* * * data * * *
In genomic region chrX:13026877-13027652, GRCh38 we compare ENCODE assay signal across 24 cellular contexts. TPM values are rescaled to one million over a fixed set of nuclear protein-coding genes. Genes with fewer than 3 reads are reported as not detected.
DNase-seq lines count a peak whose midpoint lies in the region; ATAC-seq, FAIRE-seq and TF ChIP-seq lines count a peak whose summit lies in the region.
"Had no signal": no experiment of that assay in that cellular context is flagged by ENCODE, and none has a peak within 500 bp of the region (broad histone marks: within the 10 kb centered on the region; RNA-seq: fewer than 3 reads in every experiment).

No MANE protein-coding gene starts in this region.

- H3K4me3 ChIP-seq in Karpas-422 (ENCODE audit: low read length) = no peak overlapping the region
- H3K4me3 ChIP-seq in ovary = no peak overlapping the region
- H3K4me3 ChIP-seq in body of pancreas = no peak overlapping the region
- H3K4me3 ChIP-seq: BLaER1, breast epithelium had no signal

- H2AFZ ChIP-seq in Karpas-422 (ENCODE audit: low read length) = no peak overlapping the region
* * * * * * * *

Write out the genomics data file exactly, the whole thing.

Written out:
In genomic region chrX:13026877-13027652, GRCh38 we compare ENCODE assay signal across 24 cellular contexts. TPM values are rescaled to one million over a fixed set of nuclear protein-coding genes. Genes with fewer than 3 reads are reported as not detected.
DNase-seq lines count a peak whose midpoint lies in the region; ATAC-seq, FAIRE-seq and TF ChIP-seq lines count a peak whose summit lies in the region.
"Had no signal": no experiment of that assay in that cellular context is flagged by ENCODE, and none has a peak within 500 bp of the region (broad histone marks: within the 10 kb centered on the region; RNA-seq: fewer than 3 reads in every experiment).

No MANE protein-coding gene starts in this region.

- H3K4me3 ChIP-seq in Karpas-422 (ENCODE audit: low read length) = no peak overlapping the region
- H3K4me3 ChIP-seq in ovary = no peak overlapping the region
- H3K4me3 ChIP-seq in body of pancreas = no peak overlapping the region
- H3K4me3 ChIP-seq: BLaER1, breast epithelium had no signal

- H2AFZ ChIP-seq in Karpas-422 (ENCODE audit: low read length) = no peak overlapping the region